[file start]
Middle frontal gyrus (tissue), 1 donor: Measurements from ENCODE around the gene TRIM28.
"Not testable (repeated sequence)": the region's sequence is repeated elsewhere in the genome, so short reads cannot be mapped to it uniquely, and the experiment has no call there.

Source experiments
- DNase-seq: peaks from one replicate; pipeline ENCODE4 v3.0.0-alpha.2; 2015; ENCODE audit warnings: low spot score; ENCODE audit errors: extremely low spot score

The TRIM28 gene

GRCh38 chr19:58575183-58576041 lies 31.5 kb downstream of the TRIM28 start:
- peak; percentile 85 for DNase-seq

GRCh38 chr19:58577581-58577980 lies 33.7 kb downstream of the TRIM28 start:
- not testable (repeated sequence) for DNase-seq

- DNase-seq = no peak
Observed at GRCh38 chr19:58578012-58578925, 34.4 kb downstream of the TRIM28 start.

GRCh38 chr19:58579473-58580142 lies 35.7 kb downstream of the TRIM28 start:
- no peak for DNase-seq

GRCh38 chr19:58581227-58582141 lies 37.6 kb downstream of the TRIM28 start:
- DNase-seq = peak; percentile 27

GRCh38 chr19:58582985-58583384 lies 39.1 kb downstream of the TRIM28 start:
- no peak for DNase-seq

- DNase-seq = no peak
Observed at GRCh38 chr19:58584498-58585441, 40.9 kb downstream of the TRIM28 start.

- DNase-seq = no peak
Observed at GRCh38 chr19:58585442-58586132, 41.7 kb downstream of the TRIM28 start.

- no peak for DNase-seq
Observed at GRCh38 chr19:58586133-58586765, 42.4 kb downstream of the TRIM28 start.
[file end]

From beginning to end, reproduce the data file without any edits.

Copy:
Middle frontal gyrus (tissue), 1 donor: Measurements from ENCODE around the gene TRIM28.
"Not testable (repeated sequence)": the region's sequence is repeated elsewhere in the genome, so short reads cannot be mapped to it uniquely, and the experiment has no call there.

Source experiments
- DNase-seq: peaks from one replicate; pipeline ENCODE4 v3.0.0-alpha.2; 2015; ENCODE audit warnings: low spot score; ENCODE audit errors: extremely low spot score

The TRIM28 gene

GRCh38 chr19:58575183-58576041 lies 31.5 kb downstream of the TRIM28 start:
- peak; percentile 85 for DNase-seq

GRCh38 chr19:58577581-58577980 lies 33.7 kb downstream of the TRIM28 start:
- not testable (repeated sequence) for DNase-seq

- DNase-seq = no peak
Observed at GRCh38 chr19:58578012-58578925, 34.4 kb downstream of the TRIM28 start.

GRCh38 chr19:58579473-58580142 lies 35.7 kb downstream of the TRIM28 start:
- no peak for DNase-seq

GRCh38 chr19:58581227-58582141 lies 37.6 kb downstream of the TRIM28 start:
- DNase-seq = peak; percentile 27

GRCh38 chr19:58582985-58583384 lies 39.1 kb downstream of the TRIM28 start:
- no peak for DNase-seq

- DNase-seq = no peak
Observed at GRCh38 chr19:58584498-58585441, 40.9 kb downstream of the TRIM28 start.

- DNase-seq = no peak
Observed at GRCh38 chr19:58585442-58586132, 41.7 kb downstream of the TRIM28 start.

- no peak for DNase-seq
Observed at GRCh38 chr19:58586133-58586765, 42.4 kb downstream of the TRIM28 start.